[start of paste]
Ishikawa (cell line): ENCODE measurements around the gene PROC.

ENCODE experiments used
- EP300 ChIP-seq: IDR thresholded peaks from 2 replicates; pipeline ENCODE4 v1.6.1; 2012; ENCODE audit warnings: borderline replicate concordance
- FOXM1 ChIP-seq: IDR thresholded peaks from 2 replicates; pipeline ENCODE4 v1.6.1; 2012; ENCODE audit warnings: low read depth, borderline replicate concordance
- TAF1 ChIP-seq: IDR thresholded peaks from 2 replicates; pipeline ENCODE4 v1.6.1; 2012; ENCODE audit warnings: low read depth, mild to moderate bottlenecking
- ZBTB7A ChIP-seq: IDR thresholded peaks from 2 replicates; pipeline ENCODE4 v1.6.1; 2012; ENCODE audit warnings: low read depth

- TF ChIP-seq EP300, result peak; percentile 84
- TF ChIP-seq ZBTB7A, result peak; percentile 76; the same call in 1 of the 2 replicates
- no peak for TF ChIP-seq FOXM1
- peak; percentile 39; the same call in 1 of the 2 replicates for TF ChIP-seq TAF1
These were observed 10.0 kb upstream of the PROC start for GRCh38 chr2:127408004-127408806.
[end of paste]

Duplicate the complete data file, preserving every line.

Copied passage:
Ishikawa (cell line): ENCODE measurements around the gene PROC.

ENCODE experiments used
- EP300 ChIP-seq: IDR thresholded peaks from 2 replicates; pipeline ENCODE4 v1.6.1; 2012; ENCODE audit warnings: borderline replicate concordance
- FOXM1 ChIP-seq: IDR thresholded peaks from 2 replicates; pipeline ENCODE4 v1.6.1; 2012; ENCODE audit warnings: low read depth, borderline replicate concordance
- TAF1 ChIP-seq: IDR thresholded peaks from 2 replicates; pipeline ENCODE4 v1.6.1; 2012; ENCODE audit warnings: low read depth, mild to moderate bottlenecking
- ZBTB7A ChIP-seq: IDR thresholded peaks from 2 replicates; pipeline ENCODE4 v1.6.1; 2012; ENCODE audit warnings: low read depth

- TF ChIP-seq EP300, result peak; percentile 84
- TF ChIP-seq ZBTB7A, result peak; percentile 76; the same call in 1 of the 2 replicates
- no peak for TF ChIP-seq FOXM1
- peak; percentile 39; the same call in 1 of the 2 replicates for TF ChIP-seq TAF1
These were observed 10.0 kb upstream of the PROC start for GRCh38 chr2:127408004-127408806.